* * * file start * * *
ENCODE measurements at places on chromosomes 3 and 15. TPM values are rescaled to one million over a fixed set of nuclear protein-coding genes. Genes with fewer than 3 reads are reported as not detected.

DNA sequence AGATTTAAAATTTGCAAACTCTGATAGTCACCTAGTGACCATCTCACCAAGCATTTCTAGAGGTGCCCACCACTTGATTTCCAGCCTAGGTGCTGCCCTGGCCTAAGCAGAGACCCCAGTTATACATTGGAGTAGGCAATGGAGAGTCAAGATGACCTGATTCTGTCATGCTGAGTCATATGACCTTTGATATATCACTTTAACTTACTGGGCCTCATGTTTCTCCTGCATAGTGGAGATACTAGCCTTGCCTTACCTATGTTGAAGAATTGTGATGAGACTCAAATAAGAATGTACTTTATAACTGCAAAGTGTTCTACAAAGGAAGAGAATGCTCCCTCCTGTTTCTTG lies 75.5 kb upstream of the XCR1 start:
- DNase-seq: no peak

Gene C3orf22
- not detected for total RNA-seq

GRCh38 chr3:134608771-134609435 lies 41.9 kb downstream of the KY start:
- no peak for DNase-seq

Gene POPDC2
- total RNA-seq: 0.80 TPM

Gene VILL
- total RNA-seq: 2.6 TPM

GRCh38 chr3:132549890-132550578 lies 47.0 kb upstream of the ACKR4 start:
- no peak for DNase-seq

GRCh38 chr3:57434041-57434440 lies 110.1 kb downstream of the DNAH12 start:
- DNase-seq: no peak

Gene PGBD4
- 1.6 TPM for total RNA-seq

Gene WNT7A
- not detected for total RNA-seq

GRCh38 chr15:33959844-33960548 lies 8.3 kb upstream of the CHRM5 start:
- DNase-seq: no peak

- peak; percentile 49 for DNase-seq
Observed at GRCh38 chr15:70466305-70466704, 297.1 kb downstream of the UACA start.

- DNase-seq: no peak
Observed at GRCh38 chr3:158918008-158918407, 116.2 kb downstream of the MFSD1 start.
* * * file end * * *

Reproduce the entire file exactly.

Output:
ENCODE measurements at places on chromosomes 3 and 15. TPM values are rescaled to one million over a fixed set of nuclear protein-coding genes. Genes with fewer than 3 reads are reported as not detected.

DNA sequence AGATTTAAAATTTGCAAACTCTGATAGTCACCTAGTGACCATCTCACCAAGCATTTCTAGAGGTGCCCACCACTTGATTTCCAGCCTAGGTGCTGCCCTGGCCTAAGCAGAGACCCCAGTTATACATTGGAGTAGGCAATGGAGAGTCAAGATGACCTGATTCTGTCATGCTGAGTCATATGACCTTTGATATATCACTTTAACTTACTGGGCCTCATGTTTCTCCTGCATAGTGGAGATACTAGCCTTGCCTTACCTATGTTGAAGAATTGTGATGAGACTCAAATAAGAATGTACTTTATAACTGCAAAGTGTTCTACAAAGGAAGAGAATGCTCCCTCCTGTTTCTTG lies 75.5 kb upstream of the XCR1 start:
- DNase-seq: no peak

Gene C3orf22
- not detected for total RNA-seq

GRCh38 chr3:134608771-134609435 lies 41.9 kb downstream of the KY start:
- no peak for DNase-seq

Gene POPDC2
- total RNA-seq: 0.80 TPM

Gene VILL
- total RNA-seq: 2.6 TPM

GRCh38 chr3:132549890-132550578 lies 47.0 kb upstream of the ACKR4 start:
- no peak for DNase-seq

GRCh38 chr3:57434041-57434440 lies 110.1 kb downstream of the DNAH12 start:
- DNase-seq: no peak

Gene PGBD4
- 1.6 TPM for total RNA-seq

Gene WNT7A
- not detected for total RNA-seq

GRCh38 chr15:33959844-33960548 lies 8.3 kb upstream of the CHRM5 start:
- DNase-seq: no peak

- peak; percentile 49 for DNase-seq
Observed at GRCh38 chr15:70466305-70466704, 297.1 kb downstream of the UACA start.

- DNase-seq: no peak
Observed at GRCh38 chr3:158918008-158918407, 116.2 kb downstream of the MFSD1 start.